’That’s a world war. When Americans and Russians start shooting one another, we’re in a very different world,’ he said.

Servicemen of the armed forces of Russia and Belarus take part in the Union Courage 2022 joint military exercise at the Brestsky training ground in Brest Region, Belarus, in this still image taken from video released Feb. 11, 2022. Servicemen of the armed forces of Russia and Belarus take part in the Union Courage 2022 joint military exercise at the Brestsky training ground in Brest Region, Belarus, in this still image taken from video released Feb. 11, 2022.

Russia opened 10 days of massive military drills in Belarus on Thursday and docked six of its ships at a strategic Black Sea port, drawing a sharp rebuke from Ukrainian officials, who characterized Moscow’s actions as further escalating tensions in the region.

The Russian maneuvers in Belarus involved thousands of troops and sophisticated weapons systems, such as S-400 surface-to-air missiles, Pantsir air defense systems and Su-35 fighter jets, with some of the training just 210 kilometers north of the Ukrainian capital, Kyiv.

The Russian Defense Ministry said the six ships arrived at the port of Sevastopol in Crimea, which Moscow annexed from Ukraine in 2014. They had been on a 13,000-kilometer journey from the Baltic Sea to begin what officials described as naval exercises. The Russian landing ships are designed for unloading troops, vehicles and material onto land.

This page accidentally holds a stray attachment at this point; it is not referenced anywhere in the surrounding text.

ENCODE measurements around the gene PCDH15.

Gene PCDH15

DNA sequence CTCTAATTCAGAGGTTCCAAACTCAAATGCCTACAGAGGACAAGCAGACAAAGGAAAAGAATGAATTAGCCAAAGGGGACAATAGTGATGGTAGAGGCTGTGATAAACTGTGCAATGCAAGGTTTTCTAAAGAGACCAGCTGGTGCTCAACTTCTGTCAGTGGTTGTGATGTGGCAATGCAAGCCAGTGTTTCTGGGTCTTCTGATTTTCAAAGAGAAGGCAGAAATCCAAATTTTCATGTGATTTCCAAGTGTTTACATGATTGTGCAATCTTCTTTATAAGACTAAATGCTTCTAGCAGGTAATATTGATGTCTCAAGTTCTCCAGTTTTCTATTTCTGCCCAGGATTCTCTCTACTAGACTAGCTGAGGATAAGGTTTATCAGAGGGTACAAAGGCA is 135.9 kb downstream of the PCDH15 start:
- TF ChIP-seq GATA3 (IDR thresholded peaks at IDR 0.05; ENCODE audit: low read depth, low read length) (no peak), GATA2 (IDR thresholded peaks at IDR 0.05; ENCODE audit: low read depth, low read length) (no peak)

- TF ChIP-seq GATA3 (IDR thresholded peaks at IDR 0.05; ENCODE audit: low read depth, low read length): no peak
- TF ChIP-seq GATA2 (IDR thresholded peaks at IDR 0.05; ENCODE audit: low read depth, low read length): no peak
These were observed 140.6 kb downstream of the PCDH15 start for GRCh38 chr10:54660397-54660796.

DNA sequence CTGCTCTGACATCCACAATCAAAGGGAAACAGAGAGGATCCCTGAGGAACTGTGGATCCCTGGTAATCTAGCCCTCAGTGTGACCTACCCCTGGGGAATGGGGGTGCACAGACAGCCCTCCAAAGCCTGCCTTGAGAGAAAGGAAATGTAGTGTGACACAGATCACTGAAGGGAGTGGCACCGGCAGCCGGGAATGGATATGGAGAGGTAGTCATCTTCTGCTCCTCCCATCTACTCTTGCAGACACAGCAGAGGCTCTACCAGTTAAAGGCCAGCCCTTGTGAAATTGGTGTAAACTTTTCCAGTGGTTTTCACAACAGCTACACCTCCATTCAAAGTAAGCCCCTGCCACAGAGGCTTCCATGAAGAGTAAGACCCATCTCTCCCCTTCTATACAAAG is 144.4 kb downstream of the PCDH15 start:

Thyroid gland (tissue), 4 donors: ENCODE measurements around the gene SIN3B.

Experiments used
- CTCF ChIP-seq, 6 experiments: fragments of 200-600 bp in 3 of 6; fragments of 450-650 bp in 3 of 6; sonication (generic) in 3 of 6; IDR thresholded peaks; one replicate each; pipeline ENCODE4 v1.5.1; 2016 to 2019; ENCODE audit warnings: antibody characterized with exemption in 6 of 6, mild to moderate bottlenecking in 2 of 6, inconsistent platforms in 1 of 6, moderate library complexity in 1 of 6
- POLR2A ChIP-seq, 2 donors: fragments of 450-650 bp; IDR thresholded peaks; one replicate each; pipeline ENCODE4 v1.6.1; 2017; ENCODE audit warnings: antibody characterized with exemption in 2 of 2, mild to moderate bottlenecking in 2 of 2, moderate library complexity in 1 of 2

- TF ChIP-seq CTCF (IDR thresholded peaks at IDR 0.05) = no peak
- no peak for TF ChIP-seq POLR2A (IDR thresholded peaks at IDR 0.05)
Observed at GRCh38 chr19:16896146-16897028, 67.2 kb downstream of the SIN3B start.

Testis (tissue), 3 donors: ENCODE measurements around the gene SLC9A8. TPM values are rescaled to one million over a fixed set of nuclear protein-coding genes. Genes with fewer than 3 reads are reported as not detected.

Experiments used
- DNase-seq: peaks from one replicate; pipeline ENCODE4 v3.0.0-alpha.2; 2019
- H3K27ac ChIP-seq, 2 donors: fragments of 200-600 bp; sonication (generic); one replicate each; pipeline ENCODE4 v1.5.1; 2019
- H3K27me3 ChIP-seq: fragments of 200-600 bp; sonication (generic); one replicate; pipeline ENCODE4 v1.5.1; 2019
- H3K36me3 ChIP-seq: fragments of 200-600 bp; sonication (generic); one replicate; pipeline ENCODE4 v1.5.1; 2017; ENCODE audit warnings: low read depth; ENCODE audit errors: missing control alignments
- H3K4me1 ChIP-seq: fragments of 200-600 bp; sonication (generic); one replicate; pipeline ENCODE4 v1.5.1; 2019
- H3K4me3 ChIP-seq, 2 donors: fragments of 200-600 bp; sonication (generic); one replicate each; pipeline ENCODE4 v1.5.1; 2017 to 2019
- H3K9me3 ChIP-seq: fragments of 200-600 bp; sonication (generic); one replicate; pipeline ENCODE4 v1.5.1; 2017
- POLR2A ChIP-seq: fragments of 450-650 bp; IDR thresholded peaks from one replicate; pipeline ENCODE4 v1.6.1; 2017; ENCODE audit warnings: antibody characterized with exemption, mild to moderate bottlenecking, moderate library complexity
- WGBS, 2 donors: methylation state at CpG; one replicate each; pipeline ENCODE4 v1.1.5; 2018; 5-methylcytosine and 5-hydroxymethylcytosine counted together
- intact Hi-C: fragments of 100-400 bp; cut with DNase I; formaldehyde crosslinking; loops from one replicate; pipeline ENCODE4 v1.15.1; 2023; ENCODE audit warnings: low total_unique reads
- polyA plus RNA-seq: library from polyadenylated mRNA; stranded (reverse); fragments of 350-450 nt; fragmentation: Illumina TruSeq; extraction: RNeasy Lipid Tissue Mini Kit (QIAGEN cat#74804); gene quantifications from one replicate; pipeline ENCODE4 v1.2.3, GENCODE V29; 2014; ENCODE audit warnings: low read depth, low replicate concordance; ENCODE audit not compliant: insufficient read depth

Officials in Moscow and Minsk have said Russian troops will withdraw from Belarus sometime after the drills end February 20. But Western officials remain fearful they could be deployed in a Russian invasion of Ukraine, a onetime Soviet republic, along with 100,000 troops Moscow has amassed along Ukraine’s eastern flank.

Ukrainian soldiers walk during military drills near Kharkiv, Ukraine, close to the country’s border with Russia, Feb. 10, 2022. Ukrainian soldiers walk during military drills near Kharkiv, Ukraine, close to the country’s border with Russia, Feb. 10, 2022.

Ukrainian officials, who launched their own drills on Thursday, assailed the impending naval drills, characterizing them as ‘destructive activity to destabilize the security situation.’ Kyiv accused Russia of violating international law by restricting wide swaths of open waters to conduct missile and artillery fire training.

Russian officials have denied they plan to invade Ukraine, but diplomatic talks with Western officials have led to a standoff. Russia has demanded that the United States and its allies reject Ukraine’s bid for membership in NATO.

The West has rejected that as a non-starter but has said it is willing to negotiate with Moscow over missile deployment and troop exercises in eastern European countries closest to Russia.

A day of talks between Ukraine and Russia ended Thursday without progress. These talks are an attempt to end the eight-year conflict between Ukraine forces and pro-Russian separatists in the Donetsk and Luhansk regions.

The failure to reconcile each side’s interpretations of the Minsk accords, a 2015 agreement that attempted to end fighting in eastern Ukraine, was seen as a setback to defusing the wider crisis.

Western governments have been calling on Russia to take steps to de-escalate the crisis and vowed to impose swift and severe economic sanctions if Russia were to invade Ukraine.

Some information for this report came from The Associated Press, Agence France-Presse, and Reuters.